One the most missed of publishing traditions in this country is the educational comic. From the features in the legendary Eagle to the small explosion of factual and socially responsible boys and girls papers in the late 1950s to the heady go-getting heydays of the 1960s and 1970 Britain had a healthy sub-culture of comics that informed, instructed and revealed – and don’t even get me started on sports comics!
Amongst many others Speed & Power, World of Wonder, Tell Me Why, and the greatest of them all Look and Learn spent decades making things clear and brought the marvels of the world to our childish but avid attentions with wit, style and thanks to the quality of the illustrators involved, astonishing beauty.
Look and Learn launched on 20th January 1962, the brainchild of Fleetway Publications Director of Juvenile Publications Leonard Matthews, and executed by Editor David Stone (almost instantly replaced by John Sanders), Sub-Editor Freddie Lidstone and Art Director Jack Parker.
For twenty years and 1049 issues the comic delighted children by bringing the marvels of the universe to their doors, and was one of the county’s most popular children’s weeklies. Naturally there were many spin-off tomes such as The Look and Learn Book of 1001 Questions and Answers, Look and Learn Book of Wonders of Nature, Look and Learn Book of Pets and Look and Learn Young Scientist as well as the totally engrossing Christmas treat The Look and Learn Book.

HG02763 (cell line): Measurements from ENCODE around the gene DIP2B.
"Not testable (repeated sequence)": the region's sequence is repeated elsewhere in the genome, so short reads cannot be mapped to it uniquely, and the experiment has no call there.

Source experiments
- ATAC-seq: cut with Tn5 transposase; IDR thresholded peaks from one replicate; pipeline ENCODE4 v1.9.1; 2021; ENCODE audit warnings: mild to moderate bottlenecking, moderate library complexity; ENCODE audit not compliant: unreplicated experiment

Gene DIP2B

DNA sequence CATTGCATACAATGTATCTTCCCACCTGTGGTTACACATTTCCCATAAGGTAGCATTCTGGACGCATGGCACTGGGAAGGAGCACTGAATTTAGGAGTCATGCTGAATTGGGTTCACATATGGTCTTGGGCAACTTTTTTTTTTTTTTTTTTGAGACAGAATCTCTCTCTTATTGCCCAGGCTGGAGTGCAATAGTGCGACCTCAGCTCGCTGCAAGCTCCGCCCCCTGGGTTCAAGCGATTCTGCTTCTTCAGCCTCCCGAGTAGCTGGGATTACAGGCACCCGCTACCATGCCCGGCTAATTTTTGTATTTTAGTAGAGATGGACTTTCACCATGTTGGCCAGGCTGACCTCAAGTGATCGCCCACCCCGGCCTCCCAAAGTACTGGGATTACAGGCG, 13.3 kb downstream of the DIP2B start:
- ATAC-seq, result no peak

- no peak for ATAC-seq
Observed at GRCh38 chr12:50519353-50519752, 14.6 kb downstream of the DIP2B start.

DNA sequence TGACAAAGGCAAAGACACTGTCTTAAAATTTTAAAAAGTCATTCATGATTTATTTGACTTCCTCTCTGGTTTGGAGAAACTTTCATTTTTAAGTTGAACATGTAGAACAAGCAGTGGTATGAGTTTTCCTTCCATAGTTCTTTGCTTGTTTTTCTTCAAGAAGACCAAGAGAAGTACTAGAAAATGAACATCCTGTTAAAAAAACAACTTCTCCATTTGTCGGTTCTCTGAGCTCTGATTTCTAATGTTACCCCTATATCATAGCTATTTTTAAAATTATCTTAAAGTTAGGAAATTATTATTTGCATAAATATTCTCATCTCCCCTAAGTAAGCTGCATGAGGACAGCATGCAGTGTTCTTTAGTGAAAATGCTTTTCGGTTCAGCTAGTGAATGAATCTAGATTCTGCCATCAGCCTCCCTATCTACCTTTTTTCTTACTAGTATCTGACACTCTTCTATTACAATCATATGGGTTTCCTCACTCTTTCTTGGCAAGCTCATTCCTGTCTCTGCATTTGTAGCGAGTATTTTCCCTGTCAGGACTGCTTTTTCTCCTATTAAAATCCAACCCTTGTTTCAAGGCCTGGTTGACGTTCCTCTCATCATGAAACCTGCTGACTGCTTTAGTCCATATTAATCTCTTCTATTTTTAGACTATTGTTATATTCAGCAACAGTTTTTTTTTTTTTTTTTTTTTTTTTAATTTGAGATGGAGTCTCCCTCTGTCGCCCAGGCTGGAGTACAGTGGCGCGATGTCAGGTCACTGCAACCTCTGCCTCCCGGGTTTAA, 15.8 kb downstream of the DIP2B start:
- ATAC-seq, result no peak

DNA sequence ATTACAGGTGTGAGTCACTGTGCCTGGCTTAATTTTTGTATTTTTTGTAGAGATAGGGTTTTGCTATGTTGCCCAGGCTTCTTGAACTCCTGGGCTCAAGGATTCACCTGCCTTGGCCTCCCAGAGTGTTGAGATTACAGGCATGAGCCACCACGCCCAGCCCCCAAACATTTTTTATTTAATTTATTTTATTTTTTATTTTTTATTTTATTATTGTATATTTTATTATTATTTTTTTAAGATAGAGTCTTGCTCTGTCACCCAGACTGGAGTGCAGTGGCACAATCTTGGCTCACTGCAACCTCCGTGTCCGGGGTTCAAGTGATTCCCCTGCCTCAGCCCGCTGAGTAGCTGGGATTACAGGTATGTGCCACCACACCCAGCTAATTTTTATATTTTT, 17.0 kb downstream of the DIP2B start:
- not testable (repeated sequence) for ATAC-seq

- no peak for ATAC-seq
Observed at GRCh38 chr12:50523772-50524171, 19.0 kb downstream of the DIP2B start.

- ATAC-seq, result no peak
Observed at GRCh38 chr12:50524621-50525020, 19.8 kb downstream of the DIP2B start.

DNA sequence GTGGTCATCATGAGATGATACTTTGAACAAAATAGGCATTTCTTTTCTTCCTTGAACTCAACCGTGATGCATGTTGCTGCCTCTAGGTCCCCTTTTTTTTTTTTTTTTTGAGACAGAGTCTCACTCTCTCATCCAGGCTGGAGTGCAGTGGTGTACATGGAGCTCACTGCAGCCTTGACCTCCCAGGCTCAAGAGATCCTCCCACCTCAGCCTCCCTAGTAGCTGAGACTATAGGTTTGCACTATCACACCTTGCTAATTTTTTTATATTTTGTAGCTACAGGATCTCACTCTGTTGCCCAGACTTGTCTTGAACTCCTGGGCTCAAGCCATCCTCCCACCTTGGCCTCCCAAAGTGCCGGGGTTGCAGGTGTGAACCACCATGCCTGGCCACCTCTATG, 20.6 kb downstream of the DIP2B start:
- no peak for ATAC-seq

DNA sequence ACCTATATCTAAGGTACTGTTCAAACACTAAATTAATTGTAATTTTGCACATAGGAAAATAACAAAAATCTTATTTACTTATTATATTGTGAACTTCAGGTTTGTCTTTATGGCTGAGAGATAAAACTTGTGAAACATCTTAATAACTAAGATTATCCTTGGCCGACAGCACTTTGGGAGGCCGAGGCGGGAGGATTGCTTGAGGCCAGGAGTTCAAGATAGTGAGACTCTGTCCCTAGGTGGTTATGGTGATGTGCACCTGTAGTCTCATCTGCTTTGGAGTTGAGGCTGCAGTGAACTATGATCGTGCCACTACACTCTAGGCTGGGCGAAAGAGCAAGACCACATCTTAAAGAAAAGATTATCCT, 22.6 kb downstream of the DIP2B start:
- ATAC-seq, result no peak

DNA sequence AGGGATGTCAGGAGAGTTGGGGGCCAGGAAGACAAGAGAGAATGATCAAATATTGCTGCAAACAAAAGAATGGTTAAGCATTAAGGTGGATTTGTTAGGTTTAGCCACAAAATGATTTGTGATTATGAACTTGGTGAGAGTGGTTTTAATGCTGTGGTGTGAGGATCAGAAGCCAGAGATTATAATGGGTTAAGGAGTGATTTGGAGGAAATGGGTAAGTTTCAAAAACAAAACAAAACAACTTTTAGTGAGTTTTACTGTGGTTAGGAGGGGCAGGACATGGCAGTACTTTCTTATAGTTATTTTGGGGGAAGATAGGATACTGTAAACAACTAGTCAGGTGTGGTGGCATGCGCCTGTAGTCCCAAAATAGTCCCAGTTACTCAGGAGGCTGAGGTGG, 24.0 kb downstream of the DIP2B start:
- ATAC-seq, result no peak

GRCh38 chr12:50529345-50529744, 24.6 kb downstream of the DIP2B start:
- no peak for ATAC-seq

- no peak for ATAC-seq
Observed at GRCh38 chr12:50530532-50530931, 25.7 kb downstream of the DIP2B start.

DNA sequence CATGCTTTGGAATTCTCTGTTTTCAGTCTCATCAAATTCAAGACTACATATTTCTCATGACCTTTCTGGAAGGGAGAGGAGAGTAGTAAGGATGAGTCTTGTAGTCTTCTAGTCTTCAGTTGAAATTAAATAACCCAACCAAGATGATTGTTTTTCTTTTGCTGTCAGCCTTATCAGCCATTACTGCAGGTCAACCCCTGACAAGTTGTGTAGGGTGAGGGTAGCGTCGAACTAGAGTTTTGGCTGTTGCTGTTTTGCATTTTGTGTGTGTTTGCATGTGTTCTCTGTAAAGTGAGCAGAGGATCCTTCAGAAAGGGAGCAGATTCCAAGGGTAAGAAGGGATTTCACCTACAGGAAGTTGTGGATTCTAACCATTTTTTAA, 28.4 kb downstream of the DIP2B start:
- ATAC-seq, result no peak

Selected simply because it was nearest to my grasping hand, this volume released for Christmas 1973 (as with almost all UK Annuals they were forward-dated) is a prime example of a lost form. Within this132 heavy-stock paged hard-back are 40 fascinating features on all aspects of human endeavour and natural wonder from Strange Creatures of the East, Birds in Legend, Arctic Trawler, Caves of Adventure, Petticoat Pirates, Arabian Nights Railway, Head-Hunters of Borneo, Unknown but Well-known and dozens more articles cannily designed to beguile, enthrall and above all else, inspire young minds.
Illustrated with photographs, diagrams and paintings and drawings by some of the world’s greatest commercial artists including such luminaries as Ron Embleton, Helen Haywood, Ron Turner, Ken Evans, Angus McBride and many others, these books were an utter delight for hungry minds to devour whilst the turkey and Christmas pudding slowly digested…
With the internet and TV I suppose their like is unnecessary and irrelevant, but nostalgia aside the glorious pictures in these volumes alone make them worth the effort of acquisition, and I defy any child of any age to not be sucked into the magic of learning this lovely…
Whilst researching this book review (mostly sitting comfortably and flicking through gigantic piles of beloved, worn books and comics, submerged in the totally unique smell of old and hallowed paper – interspersed with the occasional dabble with the old search engine) I came across this delightful open site and commend it to your attention if you’re at all interested in the subject.
© 1973 IPC Magazines, Ltd. All Rights Reserved.